Last Updated on November 22, 2019
Swimming has been a popular form of exercise for centuries and is even deemed to be safe enough for pregnant women. The additional weight often causes women to avoid exercise during pregnancy and this causes them to miss out on the benefits of exercise. The buoyancy of the water helps to support the extra weight and prevents too much strain from being placed on bones and joints so that with swimming, pregnant women can stay fit and healthy.
Swimming While Pregnant
Women who have been used to swimming can continue during pregnancy. For those who are taking up the sport, you should start out slow rather than just diving in. Regardless of whether you are a pro or not, you should always start off with a warmup and finish up with some stretching to minimize the risk of injury. As you swim through your pregnancy, there are a few important things to remember at each stage.
- First Trimester: You can safely swim for about 20 to 30 minutes at a time, preferably every other day during this time. Should you suffer from severe morning sickness, then swimming during the morning hours helps to relieve this and is more effective than anti-nausea medications.
- Second Trimester: Don’t let your growing belly and weight keep you from staying fit. Most women give up exercising in this stage because workouts get harder. Swimming is a low-impact workout and can be done safely at all stages of pregnancy. You most likely will have to buy a new maternity swimsuit to maintain comfort, but you don’t have to stop exercising. The backstroke or front crawl are approved during this stage and will give you a good workout. Choose the stroke that is easiest on you and causes the least amount of strain.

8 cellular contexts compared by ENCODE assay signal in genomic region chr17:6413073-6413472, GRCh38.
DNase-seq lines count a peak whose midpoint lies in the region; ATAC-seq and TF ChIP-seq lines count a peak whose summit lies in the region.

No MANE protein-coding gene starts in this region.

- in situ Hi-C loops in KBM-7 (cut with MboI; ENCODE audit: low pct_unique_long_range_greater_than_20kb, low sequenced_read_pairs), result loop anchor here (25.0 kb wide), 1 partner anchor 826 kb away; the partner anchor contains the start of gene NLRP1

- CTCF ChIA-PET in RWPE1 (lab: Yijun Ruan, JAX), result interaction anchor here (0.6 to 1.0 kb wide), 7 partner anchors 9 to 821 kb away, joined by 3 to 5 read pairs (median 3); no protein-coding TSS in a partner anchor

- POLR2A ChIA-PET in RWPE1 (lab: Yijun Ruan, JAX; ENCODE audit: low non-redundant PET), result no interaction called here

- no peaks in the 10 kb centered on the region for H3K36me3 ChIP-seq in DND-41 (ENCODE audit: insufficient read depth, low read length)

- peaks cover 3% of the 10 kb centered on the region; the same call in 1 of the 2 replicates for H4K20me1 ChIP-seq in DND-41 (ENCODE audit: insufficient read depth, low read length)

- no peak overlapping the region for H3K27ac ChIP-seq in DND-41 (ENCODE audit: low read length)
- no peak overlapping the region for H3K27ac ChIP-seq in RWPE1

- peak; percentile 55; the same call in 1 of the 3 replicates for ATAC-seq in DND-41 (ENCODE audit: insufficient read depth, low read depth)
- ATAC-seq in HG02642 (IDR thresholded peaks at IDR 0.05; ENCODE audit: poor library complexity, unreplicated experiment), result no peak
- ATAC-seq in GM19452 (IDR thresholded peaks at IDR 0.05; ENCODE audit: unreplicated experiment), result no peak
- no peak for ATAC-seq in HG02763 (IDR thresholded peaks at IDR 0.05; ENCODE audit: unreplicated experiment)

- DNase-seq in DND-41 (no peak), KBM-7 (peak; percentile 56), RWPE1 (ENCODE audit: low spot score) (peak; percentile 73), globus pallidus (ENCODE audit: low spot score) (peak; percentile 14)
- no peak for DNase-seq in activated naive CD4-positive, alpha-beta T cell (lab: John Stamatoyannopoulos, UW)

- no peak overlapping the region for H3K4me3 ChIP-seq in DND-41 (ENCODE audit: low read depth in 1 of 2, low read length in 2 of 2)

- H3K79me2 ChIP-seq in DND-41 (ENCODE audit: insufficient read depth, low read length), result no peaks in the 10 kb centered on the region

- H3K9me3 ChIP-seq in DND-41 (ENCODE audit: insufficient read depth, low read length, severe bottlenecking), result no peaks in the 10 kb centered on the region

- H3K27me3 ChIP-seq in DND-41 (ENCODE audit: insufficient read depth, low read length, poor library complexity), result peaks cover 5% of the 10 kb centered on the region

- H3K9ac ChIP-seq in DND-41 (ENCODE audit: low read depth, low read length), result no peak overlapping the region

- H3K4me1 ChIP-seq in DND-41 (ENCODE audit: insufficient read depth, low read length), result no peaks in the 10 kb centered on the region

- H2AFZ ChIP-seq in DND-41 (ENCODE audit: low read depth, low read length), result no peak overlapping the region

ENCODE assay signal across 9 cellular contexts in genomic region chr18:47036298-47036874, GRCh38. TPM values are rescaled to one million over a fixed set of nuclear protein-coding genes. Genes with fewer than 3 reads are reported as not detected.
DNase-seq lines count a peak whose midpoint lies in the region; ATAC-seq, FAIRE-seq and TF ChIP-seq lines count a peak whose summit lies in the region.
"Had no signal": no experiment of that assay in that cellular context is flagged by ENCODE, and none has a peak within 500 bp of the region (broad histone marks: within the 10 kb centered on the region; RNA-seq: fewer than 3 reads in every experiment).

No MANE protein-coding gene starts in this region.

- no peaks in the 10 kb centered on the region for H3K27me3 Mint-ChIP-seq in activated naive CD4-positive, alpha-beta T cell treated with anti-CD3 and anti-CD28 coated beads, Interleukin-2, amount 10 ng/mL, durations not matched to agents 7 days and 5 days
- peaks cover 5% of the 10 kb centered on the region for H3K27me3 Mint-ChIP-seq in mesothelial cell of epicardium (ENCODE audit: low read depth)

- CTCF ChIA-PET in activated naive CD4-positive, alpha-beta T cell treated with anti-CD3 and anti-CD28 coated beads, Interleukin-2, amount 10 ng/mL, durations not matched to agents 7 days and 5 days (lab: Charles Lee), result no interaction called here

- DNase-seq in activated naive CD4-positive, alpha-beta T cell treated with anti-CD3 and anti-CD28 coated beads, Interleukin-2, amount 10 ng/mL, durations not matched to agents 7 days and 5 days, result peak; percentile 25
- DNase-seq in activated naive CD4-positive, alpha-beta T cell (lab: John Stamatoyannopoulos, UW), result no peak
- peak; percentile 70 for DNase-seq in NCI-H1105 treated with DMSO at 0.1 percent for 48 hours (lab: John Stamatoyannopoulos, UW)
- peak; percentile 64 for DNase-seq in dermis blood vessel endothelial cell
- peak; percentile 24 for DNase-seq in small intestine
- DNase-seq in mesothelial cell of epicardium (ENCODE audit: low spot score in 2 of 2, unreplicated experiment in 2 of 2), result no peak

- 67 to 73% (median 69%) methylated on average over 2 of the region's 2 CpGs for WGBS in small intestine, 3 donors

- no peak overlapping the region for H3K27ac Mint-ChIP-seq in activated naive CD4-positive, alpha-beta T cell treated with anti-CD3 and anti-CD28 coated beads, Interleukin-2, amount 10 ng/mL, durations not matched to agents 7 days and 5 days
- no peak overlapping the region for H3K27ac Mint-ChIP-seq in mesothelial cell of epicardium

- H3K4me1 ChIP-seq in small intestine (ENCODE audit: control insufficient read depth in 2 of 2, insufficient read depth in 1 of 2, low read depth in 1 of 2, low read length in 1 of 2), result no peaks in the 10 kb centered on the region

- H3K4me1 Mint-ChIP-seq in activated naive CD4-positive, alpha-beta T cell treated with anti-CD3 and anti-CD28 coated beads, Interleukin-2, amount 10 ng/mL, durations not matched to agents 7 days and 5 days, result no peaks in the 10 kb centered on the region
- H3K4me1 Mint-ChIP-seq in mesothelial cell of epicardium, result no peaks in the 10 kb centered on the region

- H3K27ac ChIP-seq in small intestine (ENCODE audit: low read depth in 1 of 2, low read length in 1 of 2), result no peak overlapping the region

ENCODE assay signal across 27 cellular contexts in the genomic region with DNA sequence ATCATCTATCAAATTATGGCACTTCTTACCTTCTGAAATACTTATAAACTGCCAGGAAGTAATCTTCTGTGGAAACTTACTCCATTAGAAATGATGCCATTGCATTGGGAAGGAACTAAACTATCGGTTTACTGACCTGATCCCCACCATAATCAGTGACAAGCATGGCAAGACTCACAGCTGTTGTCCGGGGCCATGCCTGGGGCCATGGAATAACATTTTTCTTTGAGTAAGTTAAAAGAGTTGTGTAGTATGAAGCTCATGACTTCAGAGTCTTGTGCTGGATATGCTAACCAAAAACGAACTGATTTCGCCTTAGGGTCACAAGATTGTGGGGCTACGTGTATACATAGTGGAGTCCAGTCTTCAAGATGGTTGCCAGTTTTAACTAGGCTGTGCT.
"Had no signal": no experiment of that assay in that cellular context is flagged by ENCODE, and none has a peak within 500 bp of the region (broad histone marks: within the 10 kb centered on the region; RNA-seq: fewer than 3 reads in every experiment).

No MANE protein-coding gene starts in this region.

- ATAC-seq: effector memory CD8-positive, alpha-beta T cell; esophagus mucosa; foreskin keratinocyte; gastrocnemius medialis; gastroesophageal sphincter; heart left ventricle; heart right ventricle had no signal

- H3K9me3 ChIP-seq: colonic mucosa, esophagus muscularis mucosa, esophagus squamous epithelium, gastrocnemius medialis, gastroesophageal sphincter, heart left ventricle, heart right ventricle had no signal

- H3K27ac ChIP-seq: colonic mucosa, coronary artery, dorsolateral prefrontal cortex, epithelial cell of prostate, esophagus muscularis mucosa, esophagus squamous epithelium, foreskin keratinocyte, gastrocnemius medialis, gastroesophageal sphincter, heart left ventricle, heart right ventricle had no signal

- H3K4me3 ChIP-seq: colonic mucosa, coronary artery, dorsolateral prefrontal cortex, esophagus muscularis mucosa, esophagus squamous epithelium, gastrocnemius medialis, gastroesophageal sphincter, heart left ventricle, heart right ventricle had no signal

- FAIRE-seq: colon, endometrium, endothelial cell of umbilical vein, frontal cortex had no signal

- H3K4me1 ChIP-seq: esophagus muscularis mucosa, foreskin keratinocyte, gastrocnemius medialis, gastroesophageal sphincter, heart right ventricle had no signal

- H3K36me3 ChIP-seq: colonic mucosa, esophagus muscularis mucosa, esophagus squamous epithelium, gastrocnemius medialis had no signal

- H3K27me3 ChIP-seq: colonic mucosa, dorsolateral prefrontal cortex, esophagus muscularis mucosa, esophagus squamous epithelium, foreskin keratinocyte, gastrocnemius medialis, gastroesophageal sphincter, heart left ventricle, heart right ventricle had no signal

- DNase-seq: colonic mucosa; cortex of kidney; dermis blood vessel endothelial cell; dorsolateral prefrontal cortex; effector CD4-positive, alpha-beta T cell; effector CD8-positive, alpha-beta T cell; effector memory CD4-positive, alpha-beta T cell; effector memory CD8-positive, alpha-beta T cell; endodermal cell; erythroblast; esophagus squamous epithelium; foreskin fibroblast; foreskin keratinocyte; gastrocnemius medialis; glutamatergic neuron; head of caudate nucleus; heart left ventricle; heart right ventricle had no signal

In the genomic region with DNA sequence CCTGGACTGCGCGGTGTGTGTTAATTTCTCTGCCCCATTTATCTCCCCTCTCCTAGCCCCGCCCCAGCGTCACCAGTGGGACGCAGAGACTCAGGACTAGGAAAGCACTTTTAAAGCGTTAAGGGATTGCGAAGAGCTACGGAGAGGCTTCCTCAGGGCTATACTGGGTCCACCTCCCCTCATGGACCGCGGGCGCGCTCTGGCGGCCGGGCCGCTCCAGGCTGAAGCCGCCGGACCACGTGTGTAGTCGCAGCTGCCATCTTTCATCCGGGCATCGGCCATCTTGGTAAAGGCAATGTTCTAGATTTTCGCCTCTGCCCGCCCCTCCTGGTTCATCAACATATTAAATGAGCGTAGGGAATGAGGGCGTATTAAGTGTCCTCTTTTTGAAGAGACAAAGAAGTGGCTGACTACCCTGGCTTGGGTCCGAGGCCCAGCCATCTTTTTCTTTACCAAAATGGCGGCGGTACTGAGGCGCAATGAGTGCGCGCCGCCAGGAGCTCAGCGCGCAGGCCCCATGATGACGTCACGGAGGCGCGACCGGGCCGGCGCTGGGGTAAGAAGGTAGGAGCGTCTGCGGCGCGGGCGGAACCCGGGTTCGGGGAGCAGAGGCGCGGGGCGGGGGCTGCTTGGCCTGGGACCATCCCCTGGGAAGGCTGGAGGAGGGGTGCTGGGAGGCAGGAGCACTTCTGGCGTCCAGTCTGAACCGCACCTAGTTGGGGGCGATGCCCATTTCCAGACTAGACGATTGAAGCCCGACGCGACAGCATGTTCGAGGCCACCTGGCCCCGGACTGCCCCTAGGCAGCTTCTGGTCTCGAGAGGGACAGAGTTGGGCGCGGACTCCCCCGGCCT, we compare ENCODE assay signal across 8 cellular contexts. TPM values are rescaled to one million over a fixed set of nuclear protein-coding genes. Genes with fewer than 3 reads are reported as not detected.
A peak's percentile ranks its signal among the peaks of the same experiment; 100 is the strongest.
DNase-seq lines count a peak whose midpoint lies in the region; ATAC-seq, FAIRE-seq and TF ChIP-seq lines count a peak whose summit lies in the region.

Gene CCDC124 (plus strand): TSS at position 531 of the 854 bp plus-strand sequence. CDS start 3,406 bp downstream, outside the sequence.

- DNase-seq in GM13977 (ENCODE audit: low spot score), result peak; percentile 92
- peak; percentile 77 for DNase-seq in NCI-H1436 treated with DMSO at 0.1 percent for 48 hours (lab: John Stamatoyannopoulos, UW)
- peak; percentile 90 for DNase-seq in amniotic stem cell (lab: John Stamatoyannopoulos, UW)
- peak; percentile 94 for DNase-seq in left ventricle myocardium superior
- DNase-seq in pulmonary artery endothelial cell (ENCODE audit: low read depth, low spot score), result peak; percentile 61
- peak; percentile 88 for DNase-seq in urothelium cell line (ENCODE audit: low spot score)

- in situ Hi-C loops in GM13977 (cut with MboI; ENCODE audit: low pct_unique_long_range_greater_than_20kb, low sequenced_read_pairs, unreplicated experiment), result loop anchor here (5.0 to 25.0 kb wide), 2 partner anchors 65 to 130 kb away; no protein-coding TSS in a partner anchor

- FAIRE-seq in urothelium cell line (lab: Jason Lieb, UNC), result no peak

- Third Trimester: As you reach the end and have the most weight gain, exercise gets typically gets harder to do. Because of the buoyancy of the water and the support, it gives you, this is not the case with swimming. Being in the water is also refreshing should your last few months fall during the summer heat. The breaststroke is the most comfortable at this later stage and works your back and chest muscles. These are the two muscle groups that become the most out of alignment during this stage. You should avoid the backstroke during your last three months, as it may cause breathing complications.
You should always consult your doctor first before starting any new exercise program, but for the most part, swimming is safe and a great way for pregnant women to stay in shape. Swimming keeps you healthy as well as your developing baby. There are, however, a few warning signs to look out for:
- Loss of fluids
- Lightheadedness, dizziness, or breathlessness
- Palpitations or irregular heartbeat
- Abdominal pain/cramps
Pregnant women can benefit from swimming because it works for several muscle groups at once and offers a low-impact cardiovascular exercise that is safe for mother and baby. You never even feel the extra weight and it seems as though you are getting fit almost effortlessly. Swimming delivers a full body workout risk of injury or unnecessary strain on your body. It also helps to increase circulation, improve muscle tone and strength and build endurance, which means you will be more than ready for labor and motherhood.